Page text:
David Byrne and St. Vincent

During the 1980’s, I was into new wave and pop music.  I regarded the Talking Heads as arty farty bullshit for people who were older than me, although I did like the hit songs such as “Burning Down the House”.  Up until the other day, I regarded David Byrne as one of the most pretentious bastard in the world, except for perhaps Lou Reed.

Well, my opinion has changed.  I got a chance to see David Byrne and St. Vincent because a friend had an extra ticket.  I didn’t have to pay for it, so I thought I’d give it a whirl.  I hadn’t bought a ticket to see them because I had those aforementioned prejudices against David Byrne, although I love St. Vincent.

I listened to their album on Spotify (Love This Giant) and I liked it.  I am a sucker for anything with a horn section.  I was also hoping he would play a few Talking Heads songs – the ones I like

After getting lost (as usual), I found the venue.  I missed all of my freeway exits, because the freeways in Austin are marked for people who already know where they are going….I was really frustrated and stressed out because I was half an hour late to meet my friend.  Finally, I found my seat and I was immediately soothed by the sounds of birdcalls and rain, which was playing before the show started.  I liked that a lot.

David Byrne made an announcement over the loudspeakers before the show saying that photos and videos are allowed, but asking people to please not take photos with their iPads and to please not view the entire show through a gadget.  This announcement should be made before every concert EVER.

Everyone walked out on stage, and it was so low key that I didn’t even realize that David and Annie (St. Vincent) were also on the stage.  There were a lot of people, as you can see from the photo above.  I knew that they were not fucking around because they had a guy playing a sousaphone on stage.

The show was really visually interesting, because there was choreography from everyone on stage and it was different for every song.  At one point everyone was lying down on the stage and playing, including the horns!  Lying on the floor playing a horn!!  I have never seen that before.

Annie would do this little dance where she’d stutter-step across the floor. It reminded me of something Prince used to do, but she was less filthy about it:

David Byrne was really gracious and would step back when Annie sang.  He would blend into the background and maybe do a funny dance but he let Annie have the spotlight.  It was the most generous and gracious thing I’ve seen someone do on stage, and I was very impressed by that.  He didn’t seem pretentious at all – he seemed humble.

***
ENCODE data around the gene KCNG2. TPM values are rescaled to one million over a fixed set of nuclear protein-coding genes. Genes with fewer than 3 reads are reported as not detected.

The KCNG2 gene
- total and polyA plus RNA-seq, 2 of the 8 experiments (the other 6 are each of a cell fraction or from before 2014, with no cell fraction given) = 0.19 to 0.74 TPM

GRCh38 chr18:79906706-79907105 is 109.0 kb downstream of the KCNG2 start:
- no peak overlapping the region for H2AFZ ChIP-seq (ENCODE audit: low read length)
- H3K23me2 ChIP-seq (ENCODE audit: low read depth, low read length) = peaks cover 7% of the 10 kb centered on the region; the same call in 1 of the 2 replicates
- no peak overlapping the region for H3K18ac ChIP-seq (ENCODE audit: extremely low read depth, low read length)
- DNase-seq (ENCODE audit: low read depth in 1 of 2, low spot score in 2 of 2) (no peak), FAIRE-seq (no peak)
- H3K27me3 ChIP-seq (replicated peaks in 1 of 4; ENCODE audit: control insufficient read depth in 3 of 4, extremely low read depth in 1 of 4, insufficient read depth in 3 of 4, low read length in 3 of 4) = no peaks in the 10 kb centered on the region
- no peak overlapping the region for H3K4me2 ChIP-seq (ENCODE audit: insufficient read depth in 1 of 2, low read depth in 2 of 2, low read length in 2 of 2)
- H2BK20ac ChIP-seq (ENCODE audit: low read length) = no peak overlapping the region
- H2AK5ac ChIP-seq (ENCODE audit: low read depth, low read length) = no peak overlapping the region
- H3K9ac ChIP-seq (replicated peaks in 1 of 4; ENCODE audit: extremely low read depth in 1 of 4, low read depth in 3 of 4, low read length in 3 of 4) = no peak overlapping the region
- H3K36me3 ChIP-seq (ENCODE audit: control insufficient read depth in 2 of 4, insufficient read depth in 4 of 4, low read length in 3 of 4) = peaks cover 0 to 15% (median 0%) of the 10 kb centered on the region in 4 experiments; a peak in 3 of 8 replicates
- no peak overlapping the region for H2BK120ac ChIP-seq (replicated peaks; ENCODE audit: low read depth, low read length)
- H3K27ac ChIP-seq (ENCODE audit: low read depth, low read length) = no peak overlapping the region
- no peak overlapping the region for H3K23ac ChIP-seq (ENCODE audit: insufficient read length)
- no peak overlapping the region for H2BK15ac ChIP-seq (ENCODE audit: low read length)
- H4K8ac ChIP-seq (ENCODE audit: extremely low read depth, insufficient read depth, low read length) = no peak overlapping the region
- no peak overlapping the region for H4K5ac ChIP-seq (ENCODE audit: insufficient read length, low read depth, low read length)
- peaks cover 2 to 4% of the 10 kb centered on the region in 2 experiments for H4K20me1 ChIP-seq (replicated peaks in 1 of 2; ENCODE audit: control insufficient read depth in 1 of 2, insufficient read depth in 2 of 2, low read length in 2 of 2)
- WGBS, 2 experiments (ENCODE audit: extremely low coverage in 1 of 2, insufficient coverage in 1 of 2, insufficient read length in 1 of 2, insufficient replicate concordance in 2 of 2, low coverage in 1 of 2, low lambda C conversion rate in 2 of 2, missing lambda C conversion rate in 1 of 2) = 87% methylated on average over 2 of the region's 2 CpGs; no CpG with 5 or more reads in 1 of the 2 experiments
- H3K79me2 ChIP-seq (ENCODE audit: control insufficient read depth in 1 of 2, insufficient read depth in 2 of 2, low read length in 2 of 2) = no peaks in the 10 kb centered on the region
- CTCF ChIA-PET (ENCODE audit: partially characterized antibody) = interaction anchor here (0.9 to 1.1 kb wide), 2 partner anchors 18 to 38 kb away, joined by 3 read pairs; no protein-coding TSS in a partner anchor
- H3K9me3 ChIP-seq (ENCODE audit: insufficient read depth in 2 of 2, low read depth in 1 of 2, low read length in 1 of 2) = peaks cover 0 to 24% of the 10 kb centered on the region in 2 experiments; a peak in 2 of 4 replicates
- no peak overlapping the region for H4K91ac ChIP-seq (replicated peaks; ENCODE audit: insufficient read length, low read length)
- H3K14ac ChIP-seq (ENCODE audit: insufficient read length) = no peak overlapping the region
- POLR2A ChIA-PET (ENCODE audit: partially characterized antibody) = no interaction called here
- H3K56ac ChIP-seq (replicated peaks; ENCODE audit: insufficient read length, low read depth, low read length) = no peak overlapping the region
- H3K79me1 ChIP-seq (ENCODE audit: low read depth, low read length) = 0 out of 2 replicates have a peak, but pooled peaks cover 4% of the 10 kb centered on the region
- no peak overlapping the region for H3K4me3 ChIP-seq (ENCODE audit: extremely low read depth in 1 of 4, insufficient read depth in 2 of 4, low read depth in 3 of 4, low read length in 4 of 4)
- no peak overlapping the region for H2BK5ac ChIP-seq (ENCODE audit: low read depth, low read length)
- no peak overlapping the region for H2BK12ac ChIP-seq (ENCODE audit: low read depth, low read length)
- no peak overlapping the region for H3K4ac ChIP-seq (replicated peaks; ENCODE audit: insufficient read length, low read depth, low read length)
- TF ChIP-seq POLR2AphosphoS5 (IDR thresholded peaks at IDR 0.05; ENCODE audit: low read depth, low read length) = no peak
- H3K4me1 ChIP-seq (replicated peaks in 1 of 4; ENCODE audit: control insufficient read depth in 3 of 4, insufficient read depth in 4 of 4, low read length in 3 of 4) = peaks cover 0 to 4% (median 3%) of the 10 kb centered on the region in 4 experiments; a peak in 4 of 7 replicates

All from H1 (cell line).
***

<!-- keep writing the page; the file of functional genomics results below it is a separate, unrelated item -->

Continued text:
I was pretty annoyed that everyone was sitting down during the show.  I kind of figured this would happen since it was mostly greybeards and hipsters.  After a pretty subdued number, everyone spontaneously erupted into a standing ovation, and the band just stood there.  The longer it went on the more awkward it was, so they started bowing.  You could tell that they weren’t sure what to do, so they walked off stage like it was time for an encore break.  I am not sure if we missed out on some songs because of this affectionate outburst.

Then when the band came back, everyone was standing up and stood up for the rest of the night.  Fucking finally!

I have to admit that when they played “Burning Down the House”, I lost my shit.  I mean, I danced like no one was watching – I did the pogo, I sang along, I might have had a tear in my eye.  That song was my JAM back in the day.  (“The day” being my freshman year of high school.)

They ended the set by singing “Road to Nowhere”, and everyone marched off stage.  All I could think about was that the people in the horn section were probably all in marching bands when they were kids and that was why they could remember all the crazy choreography for every song.  It was kind of a heartwarming thought.

My advice to you is that if David Byrne and St. Vincent come to your town, you should go see them.  My heart grew three sizes that day, and I no longer harbor an irrational hatred of David Byrne.

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